The Michigan High School Athletic Association is accepting registrations online or by mail for game officials for the 2023-24 school year.
The MHSAA registered approximately 8,300 officials for the 2022-23 school year as building back the ranks continues after the number of registrations decreased during the height of COVID-19.
All officials who register may sign up for up to two sports as part of their registration. Officials also will receive membership in the National Association of Sports Officials (NASO), which comes with a variety of educational and training resources including a subscription to an MHSAA-branded “Referee” digital magazine, and the NASO’s Shield liability insurance that will provide $6 million in coverage for officials while they are working both MHSAA and non-MHSAA events.
For new and returning officials, a $70 fee covers registration for up to two sports. Officials may register for additional sports at $16 per sport.
To avoid a $30 late fee, all fall sport registration applications must be received by Aug. 16, 2023. Winter sports registrations must be received by Nov. 11 to avoid the late fee, and spring sports registrations must be received by March 17, 2024.
Online registration can be accessed by clicking “Officials” of the MHSAA Website. More information about officials registration may be obtained by contacting the MHSAA by phone at (517) 332-5046 or by e-mail at [email protected].
There is an officials' registration test for first-time officials and officials who were not registered during the past school year, derived from the MHSAA Officials Guidebook. New officials and those who didn’t officiate during 2022-23 also must complete the online MHSAA Principles of Officiating course. Additional exams must be taken by those registering for football or basketball for the first time or those who were not registered for those sports during the previous school year. Links to the Officials Guidebook, Principles of Officiating presentation and the football and basketball mechanics manuals can be found by following the “New Officials” link on the Officials page of the MHSAA Website.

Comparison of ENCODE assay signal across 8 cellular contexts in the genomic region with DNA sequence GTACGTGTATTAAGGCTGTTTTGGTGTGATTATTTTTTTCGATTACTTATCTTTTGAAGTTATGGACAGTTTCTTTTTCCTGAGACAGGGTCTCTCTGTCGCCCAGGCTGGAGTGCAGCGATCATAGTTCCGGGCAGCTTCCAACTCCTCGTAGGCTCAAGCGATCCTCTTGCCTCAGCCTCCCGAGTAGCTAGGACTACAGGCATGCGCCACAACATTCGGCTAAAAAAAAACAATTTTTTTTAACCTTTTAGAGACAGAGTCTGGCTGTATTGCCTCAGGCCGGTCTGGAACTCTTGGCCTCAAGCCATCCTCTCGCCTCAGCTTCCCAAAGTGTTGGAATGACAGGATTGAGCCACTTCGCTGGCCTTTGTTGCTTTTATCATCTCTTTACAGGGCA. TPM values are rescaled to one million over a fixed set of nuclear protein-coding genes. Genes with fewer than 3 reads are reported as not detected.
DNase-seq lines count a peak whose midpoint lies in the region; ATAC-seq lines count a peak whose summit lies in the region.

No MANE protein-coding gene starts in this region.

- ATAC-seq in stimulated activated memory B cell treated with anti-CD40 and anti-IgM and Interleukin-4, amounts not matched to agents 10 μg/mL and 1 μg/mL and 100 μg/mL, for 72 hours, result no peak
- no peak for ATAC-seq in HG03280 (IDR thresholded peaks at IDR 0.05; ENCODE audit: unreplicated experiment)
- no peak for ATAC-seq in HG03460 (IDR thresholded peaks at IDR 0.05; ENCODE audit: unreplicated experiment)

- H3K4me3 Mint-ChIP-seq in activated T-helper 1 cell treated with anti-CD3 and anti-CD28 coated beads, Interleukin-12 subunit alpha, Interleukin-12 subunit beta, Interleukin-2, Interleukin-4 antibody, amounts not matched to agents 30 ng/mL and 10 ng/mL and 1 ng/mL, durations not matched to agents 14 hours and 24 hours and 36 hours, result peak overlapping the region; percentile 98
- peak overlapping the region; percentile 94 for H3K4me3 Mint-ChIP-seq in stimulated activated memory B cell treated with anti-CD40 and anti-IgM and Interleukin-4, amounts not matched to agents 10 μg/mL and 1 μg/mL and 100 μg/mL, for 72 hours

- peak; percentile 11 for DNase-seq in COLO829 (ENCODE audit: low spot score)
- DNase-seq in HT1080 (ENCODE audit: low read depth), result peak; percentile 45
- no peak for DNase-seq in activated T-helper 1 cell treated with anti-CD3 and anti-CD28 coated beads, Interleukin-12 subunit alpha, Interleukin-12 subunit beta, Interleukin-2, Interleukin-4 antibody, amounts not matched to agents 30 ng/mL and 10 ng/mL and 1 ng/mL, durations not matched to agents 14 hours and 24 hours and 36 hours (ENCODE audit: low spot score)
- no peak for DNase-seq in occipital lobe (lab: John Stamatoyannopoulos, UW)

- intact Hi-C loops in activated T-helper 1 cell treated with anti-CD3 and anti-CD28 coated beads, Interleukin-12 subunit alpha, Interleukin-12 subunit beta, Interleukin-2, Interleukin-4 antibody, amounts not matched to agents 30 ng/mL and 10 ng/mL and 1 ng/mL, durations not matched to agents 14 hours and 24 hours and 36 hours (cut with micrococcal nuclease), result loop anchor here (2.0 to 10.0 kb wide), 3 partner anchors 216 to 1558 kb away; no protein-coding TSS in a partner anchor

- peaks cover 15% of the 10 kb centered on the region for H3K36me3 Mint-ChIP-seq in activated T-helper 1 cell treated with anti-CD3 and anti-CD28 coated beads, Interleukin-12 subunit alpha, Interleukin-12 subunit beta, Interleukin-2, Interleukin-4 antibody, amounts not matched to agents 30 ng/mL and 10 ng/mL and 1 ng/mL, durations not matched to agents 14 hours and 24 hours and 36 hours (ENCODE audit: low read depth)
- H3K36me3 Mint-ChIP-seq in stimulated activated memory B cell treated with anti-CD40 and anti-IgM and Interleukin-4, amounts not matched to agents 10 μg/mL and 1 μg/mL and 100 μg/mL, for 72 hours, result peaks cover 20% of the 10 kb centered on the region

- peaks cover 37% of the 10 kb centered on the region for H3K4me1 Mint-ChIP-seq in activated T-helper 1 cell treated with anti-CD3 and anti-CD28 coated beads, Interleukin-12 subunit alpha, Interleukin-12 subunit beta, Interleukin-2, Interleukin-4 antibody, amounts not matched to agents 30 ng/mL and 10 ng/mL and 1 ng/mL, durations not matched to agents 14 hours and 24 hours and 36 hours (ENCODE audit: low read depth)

There also are opportunities to officiate for students at least 14 years old and in grades 9-12 through the MHSAA Legacy Program. Juniors and seniors may officiate subvarsity contests, while freshmen and sophomores may officiate contests at the middle school/junior high levels. Mentor officials will work events with Legacy participants to provide guidance and support. Click for information on the Legacy Program.
The MHSAA is a private, not-for-profit corporation of voluntary membership by more than 1,500 public and private senior high schools and junior high/middle schools which exists to develop common rules for athletic eligibility and competition. No government funds or tax dollars support the MHSAA, which was the first such association nationally to not accept membership dues or tournament entry fees from schools. Member schools which enforce these rules are permitted to participate in MHSAA tournaments, which attract more than 1.3 million spectators each year.
Be The Referee is a series of short messages designed to help educate people on the rules of different sports, to help them better understand the art of officiating, and to recruit officials.
Below is this week's segment – Animal Interference - Listen
In golf – it’s common to hear about birdies, eagles, maybe even an albatross. Or in my case, a snowman. But what if an actual animal interferes with your ball while in play?
There are two kinds of interference.
The first involves a ball still in motion. If you are putting and a squirrel darts out and stops or redirects your putt, you simply get a do-over from the original spot.
Off the green, if a moving ball is stopped or re-directed, you play the ball from where it ultimately stops.
If your ball is stopped and a seagull picks it up and carries it off – you just replace the ball to its original spot and proceed.
It doesn’t happen often, but now you know how to deal with squirrels and seagulls … in addition to birdies and eagles.
(PHOTO by Gary Shook.)